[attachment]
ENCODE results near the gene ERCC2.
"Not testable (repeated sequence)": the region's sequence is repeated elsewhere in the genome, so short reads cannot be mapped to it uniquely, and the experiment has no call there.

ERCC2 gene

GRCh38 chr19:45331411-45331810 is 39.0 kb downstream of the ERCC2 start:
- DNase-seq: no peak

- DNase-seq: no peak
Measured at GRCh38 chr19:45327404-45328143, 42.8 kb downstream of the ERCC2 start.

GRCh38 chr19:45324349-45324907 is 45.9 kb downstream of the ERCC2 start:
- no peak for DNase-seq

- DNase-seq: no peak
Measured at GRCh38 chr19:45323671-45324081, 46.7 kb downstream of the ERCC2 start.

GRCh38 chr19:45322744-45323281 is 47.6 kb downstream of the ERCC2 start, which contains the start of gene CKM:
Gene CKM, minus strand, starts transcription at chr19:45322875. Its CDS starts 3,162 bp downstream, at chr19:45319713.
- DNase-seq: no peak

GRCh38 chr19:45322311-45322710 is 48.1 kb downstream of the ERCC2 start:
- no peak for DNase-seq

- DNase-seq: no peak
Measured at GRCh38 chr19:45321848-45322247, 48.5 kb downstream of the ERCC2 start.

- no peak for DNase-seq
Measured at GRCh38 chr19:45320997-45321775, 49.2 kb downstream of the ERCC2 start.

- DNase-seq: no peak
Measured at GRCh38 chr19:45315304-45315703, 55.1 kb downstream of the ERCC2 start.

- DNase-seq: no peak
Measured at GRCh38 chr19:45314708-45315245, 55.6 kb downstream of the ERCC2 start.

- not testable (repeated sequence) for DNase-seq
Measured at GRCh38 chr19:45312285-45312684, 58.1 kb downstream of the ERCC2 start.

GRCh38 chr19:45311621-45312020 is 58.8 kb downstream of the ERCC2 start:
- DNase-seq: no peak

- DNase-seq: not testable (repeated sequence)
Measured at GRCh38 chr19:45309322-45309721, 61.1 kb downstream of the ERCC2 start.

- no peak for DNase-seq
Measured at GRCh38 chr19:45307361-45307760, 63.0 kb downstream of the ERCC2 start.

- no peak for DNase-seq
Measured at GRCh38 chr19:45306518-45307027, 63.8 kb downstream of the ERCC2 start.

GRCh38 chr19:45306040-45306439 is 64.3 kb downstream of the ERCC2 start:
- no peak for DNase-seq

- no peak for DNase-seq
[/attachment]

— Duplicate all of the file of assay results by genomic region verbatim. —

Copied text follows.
ENCODE results near the gene ERCC2.
"Not testable (repeated sequence)": the region's sequence is repeated elsewhere in the genome, so short reads cannot be mapped to it uniquely, and the experiment has no call there.

ERCC2 gene

GRCh38 chr19:45331411-45331810 is 39.0 kb downstream of the ERCC2 start:
- DNase-seq: no peak

- DNase-seq: no peak
Measured at GRCh38 chr19:45327404-45328143, 42.8 kb downstream of the ERCC2 start.

GRCh38 chr19:45324349-45324907 is 45.9 kb downstream of the ERCC2 start:
- no peak for DNase-seq

- DNase-seq: no peak
Measured at GRCh38 chr19:45323671-45324081, 46.7 kb downstream of the ERCC2 start.

GRCh38 chr19:45322744-45323281 is 47.6 kb downstream of the ERCC2 start, which contains the start of gene CKM:
Gene CKM, minus strand, starts transcription at chr19:45322875. Its CDS starts 3,162 bp downstream, at chr19:45319713.
- DNase-seq: no peak

GRCh38 chr19:45322311-45322710 is 48.1 kb downstream of the ERCC2 start:
- no peak for DNase-seq

- DNase-seq: no peak
Measured at GRCh38 chr19:45321848-45322247, 48.5 kb downstream of the ERCC2 start.

- no peak for DNase-seq
Measured at GRCh38 chr19:45320997-45321775, 49.2 kb downstream of the ERCC2 start.

- DNase-seq: no peak
Measured at GRCh38 chr19:45315304-45315703, 55.1 kb downstream of the ERCC2 start.

- DNase-seq: no peak
Measured at GRCh38 chr19:45314708-45315245, 55.6 kb downstream of the ERCC2 start.

- not testable (repeated sequence) for DNase-seq
Measured at GRCh38 chr19:45312285-45312684, 58.1 kb downstream of the ERCC2 start.

GRCh38 chr19:45311621-45312020 is 58.8 kb downstream of the ERCC2 start:
- DNase-seq: no peak

- DNase-seq: not testable (repeated sequence)
Measured at GRCh38 chr19:45309322-45309721, 61.1 kb downstream of the ERCC2 start.

- no peak for DNase-seq
Measured at GRCh38 chr19:45307361-45307760, 63.0 kb downstream of the ERCC2 start.

- no peak for DNase-seq
Measured at GRCh38 chr19:45306518-45307027, 63.8 kb downstream of the ERCC2 start.

GRCh38 chr19:45306040-45306439 is 64.3 kb downstream of the ERCC2 start:
- no peak for DNase-seq

- no peak for DNase-seq